Not a business book, unless you want to understand China a bit more. Journalist who's worked in China for 10 years decides to move back to London, but takes one last cross-country trip and gets first-time insights into rural Chinese life and how the country has changed.
In 1989, the Communist Party leaders made an unwritten, unspoken deal with the people of China: stay out of politics, and you can do anything you want.
If in the United States you need money to get power, in China you need power to get money.
There is nothing anymore in China that defines orthodoxy, in morality or anything else, so people just do what they want.
The Dao in Daoism, the Way itself, is by its nature unknowable. The first line of the classic Daoist text, the Dao De Jing, lays this out very clearly: “The way that can be walked is not the True Way, the name that can be named is not the True Name.” I always feel this single line has had more impact on the Chinese psyche than almost any other. There is no absolute spiritual truth. Truth, if it even exists, is unknowable.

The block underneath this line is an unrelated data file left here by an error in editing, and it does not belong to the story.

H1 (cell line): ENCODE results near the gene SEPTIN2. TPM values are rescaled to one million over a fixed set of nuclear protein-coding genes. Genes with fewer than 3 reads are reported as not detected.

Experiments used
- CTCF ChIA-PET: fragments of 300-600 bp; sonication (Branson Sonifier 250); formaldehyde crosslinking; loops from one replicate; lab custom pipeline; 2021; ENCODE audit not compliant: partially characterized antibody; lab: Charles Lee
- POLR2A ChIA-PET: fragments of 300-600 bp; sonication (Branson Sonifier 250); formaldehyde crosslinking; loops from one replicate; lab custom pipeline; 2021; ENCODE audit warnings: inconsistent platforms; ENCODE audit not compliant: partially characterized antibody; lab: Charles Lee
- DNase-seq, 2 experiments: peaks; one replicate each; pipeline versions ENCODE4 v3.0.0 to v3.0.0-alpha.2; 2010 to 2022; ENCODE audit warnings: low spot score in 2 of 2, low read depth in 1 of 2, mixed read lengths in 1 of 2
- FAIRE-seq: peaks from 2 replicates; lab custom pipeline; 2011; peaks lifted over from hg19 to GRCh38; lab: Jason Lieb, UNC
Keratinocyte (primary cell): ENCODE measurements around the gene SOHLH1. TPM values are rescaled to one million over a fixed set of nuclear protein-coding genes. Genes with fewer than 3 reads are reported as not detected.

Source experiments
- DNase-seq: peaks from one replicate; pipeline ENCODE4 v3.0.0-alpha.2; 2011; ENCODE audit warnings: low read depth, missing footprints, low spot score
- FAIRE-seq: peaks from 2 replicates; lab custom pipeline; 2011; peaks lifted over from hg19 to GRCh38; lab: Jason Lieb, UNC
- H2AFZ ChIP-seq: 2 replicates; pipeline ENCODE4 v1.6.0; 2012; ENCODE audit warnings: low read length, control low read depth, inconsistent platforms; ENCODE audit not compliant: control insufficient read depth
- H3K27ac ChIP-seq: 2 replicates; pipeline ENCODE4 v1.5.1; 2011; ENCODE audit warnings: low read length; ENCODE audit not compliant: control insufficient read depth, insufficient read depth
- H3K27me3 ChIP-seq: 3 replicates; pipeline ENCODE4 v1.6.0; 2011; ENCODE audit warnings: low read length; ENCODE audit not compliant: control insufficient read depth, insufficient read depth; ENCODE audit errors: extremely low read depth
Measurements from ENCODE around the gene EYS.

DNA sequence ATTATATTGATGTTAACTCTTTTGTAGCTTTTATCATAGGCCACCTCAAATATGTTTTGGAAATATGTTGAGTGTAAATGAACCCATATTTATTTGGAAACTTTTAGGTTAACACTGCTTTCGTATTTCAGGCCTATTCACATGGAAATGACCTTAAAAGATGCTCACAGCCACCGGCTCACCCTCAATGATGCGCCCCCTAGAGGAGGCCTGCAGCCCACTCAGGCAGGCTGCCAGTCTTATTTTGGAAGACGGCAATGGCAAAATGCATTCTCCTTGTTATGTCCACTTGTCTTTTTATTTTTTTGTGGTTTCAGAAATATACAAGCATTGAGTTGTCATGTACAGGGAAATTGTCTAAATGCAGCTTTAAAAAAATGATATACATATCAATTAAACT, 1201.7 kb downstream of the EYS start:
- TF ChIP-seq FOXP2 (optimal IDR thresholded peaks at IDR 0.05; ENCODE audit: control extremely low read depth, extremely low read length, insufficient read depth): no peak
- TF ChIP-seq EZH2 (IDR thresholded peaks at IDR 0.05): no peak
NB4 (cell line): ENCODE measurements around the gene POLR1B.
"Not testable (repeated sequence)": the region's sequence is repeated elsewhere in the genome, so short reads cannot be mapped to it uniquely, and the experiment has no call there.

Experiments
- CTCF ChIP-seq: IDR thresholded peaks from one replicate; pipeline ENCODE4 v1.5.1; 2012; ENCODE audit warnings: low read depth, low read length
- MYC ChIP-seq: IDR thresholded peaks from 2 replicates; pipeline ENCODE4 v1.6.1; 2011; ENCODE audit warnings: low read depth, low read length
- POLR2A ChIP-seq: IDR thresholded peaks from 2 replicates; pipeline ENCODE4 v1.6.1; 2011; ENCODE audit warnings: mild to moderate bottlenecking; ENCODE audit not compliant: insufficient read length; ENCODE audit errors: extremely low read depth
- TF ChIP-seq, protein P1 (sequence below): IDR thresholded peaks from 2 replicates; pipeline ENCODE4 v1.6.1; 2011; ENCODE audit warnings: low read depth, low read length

To write on a computer in Chinese, you must write the character’s transliteration in the Western alphabet (qiu, xia, zhao, meng, or whatever—all of which have multiple characters that make the same sound), hit Return, and a choice of the characters romanized that way comes up. You then choose the one you want.
Brilliant book, China Shakes the World, by the former Beijing correspondent of the Financial Times James Kynge.
In the West, our better future is supposedly already here, so life is no longer as much of a journey. We have (so we think) reached our destination, so we’ve sat down, put our feet up, and poured ourselves a large drink. In France, workers are restricted by law to a thirty-five-hour workweek. Many Chinese people work that in two days.